The Parachurch Paradox

The Danger in Mixing Business and Ministry

By Dolores Kimball

As a veteran employee of no less than five Christian ministries here in Colorado Springs, I have seen and experienced the good, the bad, and the ugly sides of parachurch organizations. The article on the Got Questions site regarding parachurch ministries (Is there biblical support for parachurch ministries?) touches on the pros and cons of such ministries, so I won't reiterate them here. What I would like to touch on is the danger they pose to clear, biblical teaching.

Like all American institutions, both profit and non-profit, the "bottom line" is frequently uppermost in the minds of the leadership of Christian ministries. Even the non-profits still have to meet the payroll and pay the utility bill, and therefore income — whether through donations or sales of products or services — must meet or exceed expenditures. Parachurch ministries that depend on donations to fund their activities — everything from radio broadcasts and internet presence to child sponsorship — owe their very existence to their ability to attract the largest audience and to attract them in a way that secures their approval and subsequently their support. In this game, numbers very often mean survival. If the audience declines, donations dry up and the end is inevitable. And therein lies the danger. When the goal is to appeal to the widest possible audience to produce the largest possible income, especially in the "Christian" realm, the tendency to avoid anything controversial, divisive, or offensive becomes nearly irresistible. The problem inherent in that position is that it is diametrically opposed to the ministry of the Lord Jesus Christ, His apostles, and the martyrs who gave their lives proclaiming His truth.

Jesus' message was in fact so offensive that it led not only to His death on the cross, but to the horrific deaths of His disciples and faithful followers who suffered everything from crucifixion to being sawn in half, boiled in oil, or burned alive at the stake. The truth is that it is literally impossible to present the true, biblical Christian message without offending someone. But every ‘someone' who is offended by a Christian ministry is a potential loss of income. Therefore, too many ministries — and sadly, far too many pastors — either avoid the controversial altogether or practice a fence-walking, "everything is a gray are" type of ministry, too often to the detriment of the gospel message. Areas of avoidance typically involve the process of salvation (sovereign election vs. free will), end times prophecy (premillenialism vs. amillenialism), the exclusivity of Christ as the only means of salvation, (solo Christo vs. "all roads lead to God"), the absolute authority and sufficiency of Scripture (sola scriptura vs. hearing a "word from the Lord"), and numerous other doctrines deemed too inflammatory and divisive.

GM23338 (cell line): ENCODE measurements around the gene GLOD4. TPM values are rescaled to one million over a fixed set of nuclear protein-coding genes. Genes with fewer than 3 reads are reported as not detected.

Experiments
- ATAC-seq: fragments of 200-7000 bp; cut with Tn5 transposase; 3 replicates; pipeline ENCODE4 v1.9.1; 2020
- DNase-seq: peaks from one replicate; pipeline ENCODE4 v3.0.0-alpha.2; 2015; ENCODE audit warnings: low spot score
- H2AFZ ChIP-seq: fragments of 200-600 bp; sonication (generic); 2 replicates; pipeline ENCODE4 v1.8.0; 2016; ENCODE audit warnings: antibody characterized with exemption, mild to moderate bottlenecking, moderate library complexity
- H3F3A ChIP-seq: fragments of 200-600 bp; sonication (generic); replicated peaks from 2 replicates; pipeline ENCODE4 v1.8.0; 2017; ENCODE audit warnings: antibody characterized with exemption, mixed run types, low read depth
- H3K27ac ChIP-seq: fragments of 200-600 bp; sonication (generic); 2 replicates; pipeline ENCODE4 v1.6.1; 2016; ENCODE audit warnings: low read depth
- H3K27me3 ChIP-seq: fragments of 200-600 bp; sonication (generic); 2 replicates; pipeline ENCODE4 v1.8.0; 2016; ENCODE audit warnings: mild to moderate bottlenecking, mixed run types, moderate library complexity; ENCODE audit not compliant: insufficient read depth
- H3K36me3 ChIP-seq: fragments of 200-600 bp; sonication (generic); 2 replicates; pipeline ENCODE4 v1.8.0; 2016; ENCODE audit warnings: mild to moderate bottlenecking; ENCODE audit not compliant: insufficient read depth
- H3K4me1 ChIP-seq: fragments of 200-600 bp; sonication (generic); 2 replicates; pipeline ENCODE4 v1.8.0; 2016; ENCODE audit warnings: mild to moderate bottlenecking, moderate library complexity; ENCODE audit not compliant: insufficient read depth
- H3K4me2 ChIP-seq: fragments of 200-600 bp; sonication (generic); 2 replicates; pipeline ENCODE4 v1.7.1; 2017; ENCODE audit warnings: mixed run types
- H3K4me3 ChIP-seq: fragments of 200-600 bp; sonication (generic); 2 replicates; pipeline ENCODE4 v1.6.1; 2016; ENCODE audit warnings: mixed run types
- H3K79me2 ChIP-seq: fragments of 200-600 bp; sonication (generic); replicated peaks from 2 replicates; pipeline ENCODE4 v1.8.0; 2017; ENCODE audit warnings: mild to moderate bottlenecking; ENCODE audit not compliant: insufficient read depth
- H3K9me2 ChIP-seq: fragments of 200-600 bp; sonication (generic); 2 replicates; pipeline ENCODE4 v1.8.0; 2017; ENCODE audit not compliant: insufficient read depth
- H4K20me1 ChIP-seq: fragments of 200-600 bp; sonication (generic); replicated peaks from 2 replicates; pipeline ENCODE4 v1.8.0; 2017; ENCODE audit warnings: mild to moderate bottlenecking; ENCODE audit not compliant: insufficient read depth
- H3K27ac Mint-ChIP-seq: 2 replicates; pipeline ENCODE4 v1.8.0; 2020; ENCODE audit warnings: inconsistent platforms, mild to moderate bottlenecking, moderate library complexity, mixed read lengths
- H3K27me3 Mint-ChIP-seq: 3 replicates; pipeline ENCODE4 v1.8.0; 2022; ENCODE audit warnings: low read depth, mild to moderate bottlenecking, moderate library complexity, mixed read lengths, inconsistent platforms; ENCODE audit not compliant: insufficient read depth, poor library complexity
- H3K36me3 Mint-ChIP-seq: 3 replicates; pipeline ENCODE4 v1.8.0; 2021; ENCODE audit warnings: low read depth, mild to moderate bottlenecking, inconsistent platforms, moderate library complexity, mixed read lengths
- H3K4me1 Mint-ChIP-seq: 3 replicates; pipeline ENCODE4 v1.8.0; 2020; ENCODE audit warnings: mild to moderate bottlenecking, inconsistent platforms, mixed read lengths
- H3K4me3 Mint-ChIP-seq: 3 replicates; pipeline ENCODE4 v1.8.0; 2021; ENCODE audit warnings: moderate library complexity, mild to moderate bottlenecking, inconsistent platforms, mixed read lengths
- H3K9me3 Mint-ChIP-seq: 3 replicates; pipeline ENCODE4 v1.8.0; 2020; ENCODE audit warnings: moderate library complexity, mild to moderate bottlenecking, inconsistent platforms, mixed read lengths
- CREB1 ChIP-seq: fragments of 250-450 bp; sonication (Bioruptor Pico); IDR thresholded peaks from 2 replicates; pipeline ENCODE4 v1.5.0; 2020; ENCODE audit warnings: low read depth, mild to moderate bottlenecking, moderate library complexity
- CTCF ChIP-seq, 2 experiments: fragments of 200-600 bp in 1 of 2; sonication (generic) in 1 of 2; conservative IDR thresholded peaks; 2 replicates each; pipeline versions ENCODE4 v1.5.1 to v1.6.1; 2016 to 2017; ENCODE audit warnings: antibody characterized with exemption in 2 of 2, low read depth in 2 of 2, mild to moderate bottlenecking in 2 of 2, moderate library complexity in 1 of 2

Even when doctrinal truths are clearly delineated in Scripture, openly declaring them is too often considered detrimental to the bottom line, so a softer, gentler approach is taken so that no one is offended and no one is turned away. But the Bible is filled with truths presented in stark, black and white terms: darkness/light, sheep/goats, good/evil, Christ/Belial, life/death, heaven/hell, flesh/spirit, truth/lies, etc. The Bible never depicts people as living in a spiritual half-light, salvation as a cooperative effort between a sovereign God and the free will of depraved men, believers as "shoats" (carnal Christians), or the existence of some territory halfway between heaven and hell.

Those who portray themselves as representing Christ to a lost and dying world must have enough confidence in Him and in the sovereign plan of God to present to Him a holy bride, spotless and complete, having lost none of them along the way (John 6:39), to boldly and unashamedly proclaim the timeless truths of Scripture, regardless of its effect on the bottom line. Those who fear someone might be offended by biblical truth must understand that the sheep will never be offended and will always hear the voice of the Shepherd and follow Him, let others gnash their teeth at His truth as they will.

Image Credit: Jackie; "Money Cross"; Creative Commons

comments powered by Disqus
Published 4-19-12